Boxing News

Fujimoto acquires first Japanese heavy belt in 56 years

By Joe Koizumi
Photo: Boxing Beat

Why haven’t we seen heavyweight boxers in Japan? Japanese people, generally speaking, aren’t so big as to fight over two hundred pounds, though we see many excellent boys in smaller categories. Good, big and young athletes usually enter such fields as baseball, sumo wrestling and amateur sports of basketball, volleyball, etc. Fifty-six years passed since we once had a Japanese heavyweight national champ, and we saw the Japanese commission’s restoration of the heavyweight division and a new champion thereof.

Ex-MMA fighter Kyotaro Fujimoto (7-1, 5 KOs), 224, impressively acquired the vacant Japanese national heavyweight belt as he displayed a beautiful stoppage of former world challenger Peter Okello (21-6, 19 KOs), 243, a Japan-based Ugandan, at 2:59 of the sixth round in a scheduled ten rounder on Thursday in Tokyo, Japan. The six-foot Japanese, 27, kept circling and adopted a stick-and-move strategy to the 41-year-old veteran Ugandan, who once had an ambitious shot at the then WBC ruler Oleg Maskaev, losing a unanimous decision in Russia in 2006. Peter looked patient and ponderous without positively throwing punches but stalking the fast footworker.


Fujimoto’s hit-and-run steadily piled up points with his effective but unwelcomed fight plan by the crowd. The fight suddenly moved in round six. Fujimoto, four inches shorter and some twenty pounds lighter, jumped in and swarmed over the 6’4” ageing Ugandan. His combination to the button was so effective that Peter lost his equilibrium and fell backward. Though beating the count, the badly fading Peter apparently looked out on his feet. Fujimoto’s vicious right exploded at the chin and Peter collapsed again. His damage was such that he couldn’t pull himself up for some minutes. It was an eye-catching stoppage.

Fujimoto, ex-MMA fighter who became an international-style boxer since 2011, cried for joy, saying, “I’m very happy to win this belt thanks to people’s supports.” Kenichi Hagimori, who had scouted him from the K-1 competitions, also looked delighted to see his boy acquire the new national belt.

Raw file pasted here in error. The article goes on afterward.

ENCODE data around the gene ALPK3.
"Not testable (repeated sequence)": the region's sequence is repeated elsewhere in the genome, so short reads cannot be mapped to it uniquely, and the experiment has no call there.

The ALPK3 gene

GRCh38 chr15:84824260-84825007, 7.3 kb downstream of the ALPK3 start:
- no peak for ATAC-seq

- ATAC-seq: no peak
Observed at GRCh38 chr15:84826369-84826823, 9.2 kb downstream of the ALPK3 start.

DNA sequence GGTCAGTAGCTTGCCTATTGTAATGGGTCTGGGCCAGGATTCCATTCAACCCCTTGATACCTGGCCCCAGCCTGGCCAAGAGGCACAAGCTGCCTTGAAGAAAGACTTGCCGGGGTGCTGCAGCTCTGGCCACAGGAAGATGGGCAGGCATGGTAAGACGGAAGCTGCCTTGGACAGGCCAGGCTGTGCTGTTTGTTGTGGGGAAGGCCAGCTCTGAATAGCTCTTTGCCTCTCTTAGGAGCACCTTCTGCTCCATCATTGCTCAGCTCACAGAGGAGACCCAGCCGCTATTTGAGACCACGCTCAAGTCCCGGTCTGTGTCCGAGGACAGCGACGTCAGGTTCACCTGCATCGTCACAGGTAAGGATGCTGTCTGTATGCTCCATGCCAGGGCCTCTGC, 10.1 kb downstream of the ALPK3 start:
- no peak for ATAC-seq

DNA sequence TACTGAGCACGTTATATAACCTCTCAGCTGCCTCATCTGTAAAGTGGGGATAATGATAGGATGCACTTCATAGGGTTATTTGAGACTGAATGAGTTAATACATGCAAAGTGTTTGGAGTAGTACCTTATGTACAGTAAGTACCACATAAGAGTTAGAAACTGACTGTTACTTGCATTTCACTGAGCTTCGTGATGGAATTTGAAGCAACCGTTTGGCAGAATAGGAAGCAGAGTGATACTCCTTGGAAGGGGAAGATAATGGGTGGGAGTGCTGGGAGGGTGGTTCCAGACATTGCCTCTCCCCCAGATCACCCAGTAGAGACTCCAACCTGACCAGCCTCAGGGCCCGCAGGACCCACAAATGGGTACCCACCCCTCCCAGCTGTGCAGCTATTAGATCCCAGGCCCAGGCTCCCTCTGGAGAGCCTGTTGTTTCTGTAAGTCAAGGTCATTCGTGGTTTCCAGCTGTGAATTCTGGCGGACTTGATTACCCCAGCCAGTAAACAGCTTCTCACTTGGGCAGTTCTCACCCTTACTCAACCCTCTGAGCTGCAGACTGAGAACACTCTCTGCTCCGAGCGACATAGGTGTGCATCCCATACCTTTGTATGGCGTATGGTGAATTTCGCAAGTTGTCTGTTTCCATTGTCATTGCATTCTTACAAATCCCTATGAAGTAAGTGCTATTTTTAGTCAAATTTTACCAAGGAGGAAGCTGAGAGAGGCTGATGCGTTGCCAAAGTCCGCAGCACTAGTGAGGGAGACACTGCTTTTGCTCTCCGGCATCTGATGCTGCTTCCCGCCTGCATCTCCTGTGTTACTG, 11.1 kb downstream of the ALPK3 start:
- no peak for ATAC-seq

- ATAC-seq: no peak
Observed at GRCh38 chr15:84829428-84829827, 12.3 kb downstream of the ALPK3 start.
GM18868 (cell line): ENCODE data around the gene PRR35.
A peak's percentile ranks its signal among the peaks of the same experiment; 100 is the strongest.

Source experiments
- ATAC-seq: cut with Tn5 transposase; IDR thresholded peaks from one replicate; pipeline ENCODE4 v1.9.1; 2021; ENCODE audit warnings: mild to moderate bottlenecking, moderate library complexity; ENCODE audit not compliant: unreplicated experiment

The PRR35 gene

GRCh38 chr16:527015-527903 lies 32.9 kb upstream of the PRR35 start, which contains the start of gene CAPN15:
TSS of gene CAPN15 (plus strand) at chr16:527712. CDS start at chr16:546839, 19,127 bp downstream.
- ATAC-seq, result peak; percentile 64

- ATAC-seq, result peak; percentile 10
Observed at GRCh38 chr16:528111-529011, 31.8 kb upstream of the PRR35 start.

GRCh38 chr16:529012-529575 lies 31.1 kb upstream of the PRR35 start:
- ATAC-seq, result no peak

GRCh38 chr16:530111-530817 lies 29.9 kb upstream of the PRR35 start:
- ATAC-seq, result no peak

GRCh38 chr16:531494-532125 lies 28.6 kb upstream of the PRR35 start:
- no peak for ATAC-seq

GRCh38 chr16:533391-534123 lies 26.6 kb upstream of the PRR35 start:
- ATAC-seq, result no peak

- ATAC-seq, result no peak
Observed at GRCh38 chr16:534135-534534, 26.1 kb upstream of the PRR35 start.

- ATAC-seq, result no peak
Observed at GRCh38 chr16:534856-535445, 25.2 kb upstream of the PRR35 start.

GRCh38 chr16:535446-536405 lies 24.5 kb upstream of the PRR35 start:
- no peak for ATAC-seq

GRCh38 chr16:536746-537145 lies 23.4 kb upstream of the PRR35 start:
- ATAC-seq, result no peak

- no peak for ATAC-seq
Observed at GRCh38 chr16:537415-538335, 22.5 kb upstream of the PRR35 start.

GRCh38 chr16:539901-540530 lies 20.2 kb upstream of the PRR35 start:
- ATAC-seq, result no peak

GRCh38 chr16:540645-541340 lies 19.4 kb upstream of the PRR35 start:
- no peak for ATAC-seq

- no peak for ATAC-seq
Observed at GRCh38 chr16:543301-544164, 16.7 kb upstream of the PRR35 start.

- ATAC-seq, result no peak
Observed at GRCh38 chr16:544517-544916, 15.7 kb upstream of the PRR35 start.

It was in 1957 that Noboru Kataoka and Yutaka Nakagoshi battled for the very first national heavyweight championship with Kataoka emerging victorious. They fought four times as there were only two heavyweight boxers at that time, but the newly crowned Kataoka retired after his acquisition of the national belt. The JBC then scrapped the heaviest category the following year as there were no more competitions. Since then, the heavyweight category hasn’t been registered by the JBC. Fujimoto opened a new chapter in Japanese fistic history.

Fujimoto, in his fifth pro bout, upset then world-rated Chauncy Welliver of the US here last September, but failed to win the vacant OPBF heavyweight throne as he was badly stopped by Australian Solomon Haumono in five disappointing rounds on the last day of the previous year. He recently defeated Frenchman Fabrice Aurieng by a seventh round TKO to score a tough but well-received victory on his comeback trail this April. Fujimoto is hoped to avenge his sole defeat against Haumono in the near future.

In an eliminator to decide the next challenger to the new heavyweight champ, Kotatsu Takehara (8-8-3, 3 KOs), 242, won the right to fight Fujimoto for the national belt as he kept aggressively punching and stalking Rio Hidaka (10-2, 8 KOs), 220.5, winning a unanimous nod (77-76, 78-75 and 78-74) over eight. Takehara overwhelmed and overpowered the physically smaller Hidaka, who occasionally countered him with left hooks, but was forced to retreat and absorb good punishment. Takehara, in his previous bout, lasted only 68 seconds of the first round against Lucas Browne in Australia, but he may stay longer if against Fujimoto in a quest for the national belt.

JBC#6 lightweight Shuhei Tsuchiya (14-2, 12 KOs), 135, was a prefight favorite, but was miserably knocked out by less known but hard-punching Masayoshi Nakatani (6-0, 5 KOs), 135, from Osaka, at 1:58 of the third round in a scheduled eight. The 5’11” victor, whose amateur mark was 45-15, 30 stoppages, may be worth watching in the future. Nakatani belongs to Ioka Gym in Osaka along with world champs of Kazuto Ioka and Ryo Miyazaki.

Promoter: Kadoebi Jewel Promotions.

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